The End of the World

I knew before the news broke

My lungs had been tight- body aching, sinus pressure

Burning flesh filled the air

The Earth was dying


I couldn’t see anything wrong

The air was saturated with dewy condensation

It hung, thick on the dusty horizon

But she was falling


My eyes watered

Filled with the invisible smoke

And the crackling of wet leaves

Dehydrating and bursting veins


My veins


I was not surprised to learn it

My Goddess, brought to her knees

Magdalena was always going to die here

Screaming in the ashes of her greatest trees

– How men crucify their Gods


How to Take “Constructive Criticism”

Being a parent is hard. It’s a job that requires no qualifications- but demands 100% effort. Nobody goes to school for this. The most guidance we receive comes from the 90 minute classes on child birthing during the second trimester of pregnancy. The “oh shit” moments don’t start happening until the first night home from the hospital. That’s when we realize that these tiny humans are going to dictate the rest of our lives. Forever. No really. Forever.

The pressure starts before the contractions. Three months into the first trimester, I broke the news to our family. It was a Christmas party. I remember hugging each family member and whispering the news into their ear. The sweetest surprises are the ones that are the most anticipated. Everyone was ecstatic. The putrid droplets of wisdom, long since expired, dropped from their lips like they had been saved, all this time, just for this very moment. But everyone is going to have their own advice. Their own stories. Suggestions.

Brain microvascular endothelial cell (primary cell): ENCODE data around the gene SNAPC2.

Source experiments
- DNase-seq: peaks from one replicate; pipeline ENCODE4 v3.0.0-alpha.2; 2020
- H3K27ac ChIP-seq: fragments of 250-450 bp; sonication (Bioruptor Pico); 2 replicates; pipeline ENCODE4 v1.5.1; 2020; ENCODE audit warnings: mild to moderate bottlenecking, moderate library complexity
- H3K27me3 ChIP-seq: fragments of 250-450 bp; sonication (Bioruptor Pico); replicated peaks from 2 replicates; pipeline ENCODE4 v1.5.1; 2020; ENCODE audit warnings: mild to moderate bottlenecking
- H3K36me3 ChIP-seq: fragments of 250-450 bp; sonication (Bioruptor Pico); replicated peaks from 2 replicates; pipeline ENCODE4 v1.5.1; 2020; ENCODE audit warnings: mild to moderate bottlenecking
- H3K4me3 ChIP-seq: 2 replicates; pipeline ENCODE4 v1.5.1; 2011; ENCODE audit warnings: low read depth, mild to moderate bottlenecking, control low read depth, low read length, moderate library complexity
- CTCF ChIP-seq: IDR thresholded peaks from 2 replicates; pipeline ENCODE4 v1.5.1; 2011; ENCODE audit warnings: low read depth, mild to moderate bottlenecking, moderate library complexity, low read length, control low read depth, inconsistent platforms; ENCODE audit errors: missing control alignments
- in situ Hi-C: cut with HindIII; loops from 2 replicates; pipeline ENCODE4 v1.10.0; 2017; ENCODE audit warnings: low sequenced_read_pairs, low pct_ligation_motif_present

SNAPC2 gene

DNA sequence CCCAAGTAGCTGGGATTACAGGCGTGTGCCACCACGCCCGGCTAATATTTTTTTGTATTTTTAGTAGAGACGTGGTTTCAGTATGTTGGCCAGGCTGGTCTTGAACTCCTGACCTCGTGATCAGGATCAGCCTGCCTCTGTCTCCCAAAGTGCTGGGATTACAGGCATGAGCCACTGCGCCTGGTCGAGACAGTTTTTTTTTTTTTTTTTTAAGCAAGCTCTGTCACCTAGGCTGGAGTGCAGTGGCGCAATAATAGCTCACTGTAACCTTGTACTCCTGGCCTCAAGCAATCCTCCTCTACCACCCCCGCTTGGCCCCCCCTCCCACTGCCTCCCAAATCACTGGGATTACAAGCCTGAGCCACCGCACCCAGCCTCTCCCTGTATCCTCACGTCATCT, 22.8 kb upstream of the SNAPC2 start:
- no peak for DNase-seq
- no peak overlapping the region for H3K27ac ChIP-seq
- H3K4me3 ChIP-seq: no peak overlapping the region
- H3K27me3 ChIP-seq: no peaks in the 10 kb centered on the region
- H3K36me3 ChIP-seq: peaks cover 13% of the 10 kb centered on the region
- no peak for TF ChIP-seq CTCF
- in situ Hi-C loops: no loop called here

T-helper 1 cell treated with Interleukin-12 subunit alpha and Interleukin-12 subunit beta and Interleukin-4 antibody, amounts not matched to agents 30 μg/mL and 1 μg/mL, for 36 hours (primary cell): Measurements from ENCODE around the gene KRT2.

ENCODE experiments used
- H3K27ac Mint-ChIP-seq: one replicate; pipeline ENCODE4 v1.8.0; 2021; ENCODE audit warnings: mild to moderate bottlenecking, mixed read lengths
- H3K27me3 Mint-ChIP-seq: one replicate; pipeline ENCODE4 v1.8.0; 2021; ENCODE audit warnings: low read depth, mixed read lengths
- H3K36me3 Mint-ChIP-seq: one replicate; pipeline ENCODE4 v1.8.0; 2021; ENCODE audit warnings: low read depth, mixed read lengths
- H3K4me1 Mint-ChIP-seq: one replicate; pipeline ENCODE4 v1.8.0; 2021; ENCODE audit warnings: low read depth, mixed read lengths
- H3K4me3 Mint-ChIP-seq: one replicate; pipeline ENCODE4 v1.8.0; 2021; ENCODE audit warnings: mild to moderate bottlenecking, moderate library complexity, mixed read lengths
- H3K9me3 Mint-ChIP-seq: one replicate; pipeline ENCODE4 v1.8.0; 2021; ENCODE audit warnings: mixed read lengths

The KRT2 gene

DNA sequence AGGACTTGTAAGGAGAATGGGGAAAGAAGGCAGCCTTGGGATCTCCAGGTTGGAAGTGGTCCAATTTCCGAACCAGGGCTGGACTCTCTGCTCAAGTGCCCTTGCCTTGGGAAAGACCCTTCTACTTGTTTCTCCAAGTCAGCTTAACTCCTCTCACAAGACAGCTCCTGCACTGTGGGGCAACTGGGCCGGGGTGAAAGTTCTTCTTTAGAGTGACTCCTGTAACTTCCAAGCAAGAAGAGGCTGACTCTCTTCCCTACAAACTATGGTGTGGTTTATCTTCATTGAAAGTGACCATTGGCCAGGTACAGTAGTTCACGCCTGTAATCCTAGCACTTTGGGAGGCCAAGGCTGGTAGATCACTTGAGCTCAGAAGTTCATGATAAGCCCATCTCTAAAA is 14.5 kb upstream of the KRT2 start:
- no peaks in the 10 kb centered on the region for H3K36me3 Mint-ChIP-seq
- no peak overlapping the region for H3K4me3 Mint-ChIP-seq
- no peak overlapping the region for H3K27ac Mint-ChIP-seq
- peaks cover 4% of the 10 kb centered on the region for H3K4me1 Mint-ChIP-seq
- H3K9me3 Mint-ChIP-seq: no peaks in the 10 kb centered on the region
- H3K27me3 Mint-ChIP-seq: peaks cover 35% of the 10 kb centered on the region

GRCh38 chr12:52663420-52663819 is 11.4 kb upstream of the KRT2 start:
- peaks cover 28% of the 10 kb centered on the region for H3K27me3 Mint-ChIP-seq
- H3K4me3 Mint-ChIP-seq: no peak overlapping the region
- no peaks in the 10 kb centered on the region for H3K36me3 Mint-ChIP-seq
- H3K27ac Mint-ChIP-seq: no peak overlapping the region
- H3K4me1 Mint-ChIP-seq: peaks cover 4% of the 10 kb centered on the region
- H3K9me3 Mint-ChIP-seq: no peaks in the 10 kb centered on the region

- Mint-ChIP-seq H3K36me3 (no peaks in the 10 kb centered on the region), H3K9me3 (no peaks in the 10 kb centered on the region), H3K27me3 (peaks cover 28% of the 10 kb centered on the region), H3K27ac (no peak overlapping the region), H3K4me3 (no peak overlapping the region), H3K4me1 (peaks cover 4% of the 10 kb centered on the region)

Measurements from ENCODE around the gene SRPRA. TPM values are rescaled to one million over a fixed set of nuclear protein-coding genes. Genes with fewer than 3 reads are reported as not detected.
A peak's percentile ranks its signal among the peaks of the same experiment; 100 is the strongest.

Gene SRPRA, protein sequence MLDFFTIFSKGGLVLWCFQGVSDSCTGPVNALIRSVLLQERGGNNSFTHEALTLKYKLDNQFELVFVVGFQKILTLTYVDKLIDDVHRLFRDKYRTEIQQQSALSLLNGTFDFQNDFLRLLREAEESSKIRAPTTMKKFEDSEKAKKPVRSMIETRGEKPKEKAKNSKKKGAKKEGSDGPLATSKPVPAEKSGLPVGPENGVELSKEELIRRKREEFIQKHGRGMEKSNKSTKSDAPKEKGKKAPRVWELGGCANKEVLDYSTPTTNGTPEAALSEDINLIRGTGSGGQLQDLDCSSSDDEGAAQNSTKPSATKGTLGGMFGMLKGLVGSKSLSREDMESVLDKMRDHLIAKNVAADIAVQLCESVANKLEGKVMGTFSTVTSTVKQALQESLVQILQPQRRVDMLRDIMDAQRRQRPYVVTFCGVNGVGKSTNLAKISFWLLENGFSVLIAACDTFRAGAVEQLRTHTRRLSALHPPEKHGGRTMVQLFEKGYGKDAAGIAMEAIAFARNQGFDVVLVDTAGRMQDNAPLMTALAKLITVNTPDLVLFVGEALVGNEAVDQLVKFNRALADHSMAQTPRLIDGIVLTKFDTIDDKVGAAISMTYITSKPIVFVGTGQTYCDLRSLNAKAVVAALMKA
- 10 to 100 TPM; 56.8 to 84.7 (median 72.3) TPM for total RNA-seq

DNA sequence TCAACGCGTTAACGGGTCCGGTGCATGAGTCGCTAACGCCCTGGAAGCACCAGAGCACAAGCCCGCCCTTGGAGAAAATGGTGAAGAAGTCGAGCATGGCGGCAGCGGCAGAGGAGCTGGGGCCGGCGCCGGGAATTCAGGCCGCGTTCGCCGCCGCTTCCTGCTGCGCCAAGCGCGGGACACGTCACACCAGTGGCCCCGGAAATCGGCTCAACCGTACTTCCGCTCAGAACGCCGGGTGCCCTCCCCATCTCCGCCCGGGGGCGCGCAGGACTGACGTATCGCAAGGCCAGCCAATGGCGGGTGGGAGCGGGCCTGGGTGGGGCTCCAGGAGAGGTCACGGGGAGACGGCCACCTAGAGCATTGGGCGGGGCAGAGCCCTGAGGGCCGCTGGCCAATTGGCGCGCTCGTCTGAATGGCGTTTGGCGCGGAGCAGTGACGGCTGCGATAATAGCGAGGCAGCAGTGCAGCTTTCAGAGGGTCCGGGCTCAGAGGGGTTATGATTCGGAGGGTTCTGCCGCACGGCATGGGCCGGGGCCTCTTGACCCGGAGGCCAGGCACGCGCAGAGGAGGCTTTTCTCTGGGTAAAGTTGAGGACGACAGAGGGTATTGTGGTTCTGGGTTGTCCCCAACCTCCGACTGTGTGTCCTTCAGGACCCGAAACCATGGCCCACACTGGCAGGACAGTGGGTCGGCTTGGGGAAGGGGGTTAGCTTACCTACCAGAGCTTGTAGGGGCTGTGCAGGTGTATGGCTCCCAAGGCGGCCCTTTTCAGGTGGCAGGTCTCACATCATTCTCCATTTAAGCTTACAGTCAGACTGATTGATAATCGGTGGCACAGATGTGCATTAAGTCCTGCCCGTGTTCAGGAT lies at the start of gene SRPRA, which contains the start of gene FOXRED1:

Parents are good at feeling attacked. It’s not because we are too sensitive or emotional. Becoming a parent is like being signed up to a class, dedicated to telling you that you don’t fucking matter anymore. And every lesson plan is a new piece of advice, conflicting with every other piece of advice you have ever heard. And at the end of each day, you’re told that everything you have done is wrong and that you failed. No matter who you listen to. No matter what tools you use. You are wrong.

Older generations have told me that I am easily offended. I see it every day in the comments section of every controversial facebook meme. I can’t figure out if they honestly believe that their advice is so important that it should be valued above research studies and personal experiences. Social media has allowed opinions to be valued over relationships. It’s easier to delete Aunt Karen on Facebook than to tell her that taking castor oil in labor can literally kill an unborn baby. People want to believe that the advice they followed was the right advice. So much so that they will steer other people to follow it. There is a fight to be right in parenting.

Social media holds my generation accountable for every word we say, every step we take, and every second of our parenting. The more we share, the more we are criticized. There are like, 40 states between my family and everyone I grew up with- but social media makes it feel like they live right next door. I’m faced with the challenge of wanting everyone to be as involved in my son’s life as possible, while not wanting to share the most intimate details and decisions in my life.

I do not let fear of failure or judgement control my decisions. The two faces of facebook became apparent to me when I climbed a mountain with my son when he was 9 months old. My photos exploded with likes and reactions. But my inbox was beaming with questions of criticism and worry.